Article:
Vacuum packing of food has been commonplace on a commercial level for a number of years but they are now becoming more commonplace within the home as a method of preserving and cooking food.
The reason that vacuum packing is so popular as a method of storing food is because using a vacuum packing machine withdraws the air surrounding the food product that would otherwise cause it to spoil. Bacteria and fungi that are normally present in the air and on the surface of food products use air to grow, and leave waste materials that affect the taste of food products or even cause illness. However, these organisms require air in order to grow. Vacuum packing removes this air thus preventing their growth, and also prevents further organisms from accessing the food.
This is not a faultless method of storing food though; even the best of vacuum packers can only extend the shelf-life of food rather than prevent spoilage completely. Likewise, vacuum packed food also needs to be stored at the temperature that it would usually be stored at if it hadn’t been vacuum packed. For example, vacuum packed fish and meat must still be stored in a refrigerator or freezer.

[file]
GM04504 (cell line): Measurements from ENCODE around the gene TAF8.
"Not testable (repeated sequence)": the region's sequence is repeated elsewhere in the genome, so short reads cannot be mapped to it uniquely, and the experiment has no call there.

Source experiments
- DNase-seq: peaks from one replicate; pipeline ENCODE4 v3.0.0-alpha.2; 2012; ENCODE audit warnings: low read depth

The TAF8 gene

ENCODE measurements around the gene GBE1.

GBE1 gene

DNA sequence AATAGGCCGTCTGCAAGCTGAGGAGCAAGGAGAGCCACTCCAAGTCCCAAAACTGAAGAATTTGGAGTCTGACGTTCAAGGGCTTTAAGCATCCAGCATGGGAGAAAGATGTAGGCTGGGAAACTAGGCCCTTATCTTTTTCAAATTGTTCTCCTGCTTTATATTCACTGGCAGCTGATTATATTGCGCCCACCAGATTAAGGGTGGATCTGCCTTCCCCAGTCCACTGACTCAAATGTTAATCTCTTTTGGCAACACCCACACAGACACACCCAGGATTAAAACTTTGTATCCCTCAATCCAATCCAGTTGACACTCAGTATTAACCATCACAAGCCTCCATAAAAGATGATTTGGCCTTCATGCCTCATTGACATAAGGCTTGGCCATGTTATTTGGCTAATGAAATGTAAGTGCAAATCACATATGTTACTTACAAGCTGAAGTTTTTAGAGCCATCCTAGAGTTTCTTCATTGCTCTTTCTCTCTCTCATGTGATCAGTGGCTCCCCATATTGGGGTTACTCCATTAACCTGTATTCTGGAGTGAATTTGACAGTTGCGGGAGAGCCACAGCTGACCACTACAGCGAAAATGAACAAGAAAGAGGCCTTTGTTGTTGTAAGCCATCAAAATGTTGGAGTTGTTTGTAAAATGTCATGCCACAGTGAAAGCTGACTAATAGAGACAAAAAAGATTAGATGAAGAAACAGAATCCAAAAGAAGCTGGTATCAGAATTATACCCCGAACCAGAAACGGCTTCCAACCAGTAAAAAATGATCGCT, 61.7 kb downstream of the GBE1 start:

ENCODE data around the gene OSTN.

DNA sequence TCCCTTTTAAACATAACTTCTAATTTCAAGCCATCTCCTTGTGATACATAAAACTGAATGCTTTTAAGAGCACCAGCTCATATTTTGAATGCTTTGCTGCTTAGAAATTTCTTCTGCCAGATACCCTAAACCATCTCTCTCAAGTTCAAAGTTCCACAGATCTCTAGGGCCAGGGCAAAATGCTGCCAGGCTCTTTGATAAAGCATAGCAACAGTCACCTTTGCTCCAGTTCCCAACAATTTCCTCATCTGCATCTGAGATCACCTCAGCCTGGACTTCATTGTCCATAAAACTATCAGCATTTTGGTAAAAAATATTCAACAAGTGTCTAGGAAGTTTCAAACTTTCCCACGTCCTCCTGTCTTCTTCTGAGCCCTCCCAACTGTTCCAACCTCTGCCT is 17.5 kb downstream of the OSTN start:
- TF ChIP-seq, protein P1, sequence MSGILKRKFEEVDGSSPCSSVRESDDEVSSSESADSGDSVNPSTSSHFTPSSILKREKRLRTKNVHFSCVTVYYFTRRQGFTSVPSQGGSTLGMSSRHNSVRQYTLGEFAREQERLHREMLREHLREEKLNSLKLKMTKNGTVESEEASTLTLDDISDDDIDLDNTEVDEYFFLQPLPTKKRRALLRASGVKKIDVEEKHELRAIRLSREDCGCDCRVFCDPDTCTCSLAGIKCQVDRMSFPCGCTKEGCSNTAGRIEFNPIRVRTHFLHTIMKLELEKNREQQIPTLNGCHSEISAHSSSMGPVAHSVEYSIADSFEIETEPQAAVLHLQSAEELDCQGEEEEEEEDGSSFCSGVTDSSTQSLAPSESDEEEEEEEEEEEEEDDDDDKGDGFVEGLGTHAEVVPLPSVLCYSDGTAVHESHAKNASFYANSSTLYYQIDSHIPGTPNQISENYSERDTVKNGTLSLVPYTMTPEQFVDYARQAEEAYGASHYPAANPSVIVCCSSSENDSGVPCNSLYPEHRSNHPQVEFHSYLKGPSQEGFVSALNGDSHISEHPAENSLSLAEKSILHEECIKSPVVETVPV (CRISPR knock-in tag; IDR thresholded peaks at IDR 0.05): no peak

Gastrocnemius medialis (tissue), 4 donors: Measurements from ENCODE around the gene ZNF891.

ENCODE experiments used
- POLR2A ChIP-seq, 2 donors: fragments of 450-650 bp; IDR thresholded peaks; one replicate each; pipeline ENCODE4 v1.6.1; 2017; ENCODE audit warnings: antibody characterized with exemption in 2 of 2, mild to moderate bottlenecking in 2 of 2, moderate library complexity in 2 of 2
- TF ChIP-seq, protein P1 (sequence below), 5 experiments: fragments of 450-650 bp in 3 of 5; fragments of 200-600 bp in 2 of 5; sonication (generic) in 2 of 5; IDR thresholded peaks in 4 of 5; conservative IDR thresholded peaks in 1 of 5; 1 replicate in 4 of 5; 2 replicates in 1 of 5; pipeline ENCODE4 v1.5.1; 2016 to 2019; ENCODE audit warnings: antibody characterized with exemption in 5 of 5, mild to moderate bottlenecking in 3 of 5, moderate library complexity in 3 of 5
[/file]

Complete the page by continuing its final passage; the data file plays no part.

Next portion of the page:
But, the amount of time that vacuum packing can extend shelf-life by is significant. For example, cooked meat will last for 2 days in the fridge when stored normally but can last for up to 10 days when vacuum packed. Fresh meat and chicken last 2 days in the fridge when packaged normally but can last up to 6 days when vacuum packed. Preserved meats such as salami can even last up to a year when vacuum packed, versus the 3 months they would usually last if stored regularly.
For this reason, and because vacuum packaging machines are rapidly decreasing in price, home use of vacuum packing machines is becoming increasingly common as a method of increasing shelf life of foods at home as well as reducing home wastage of food.
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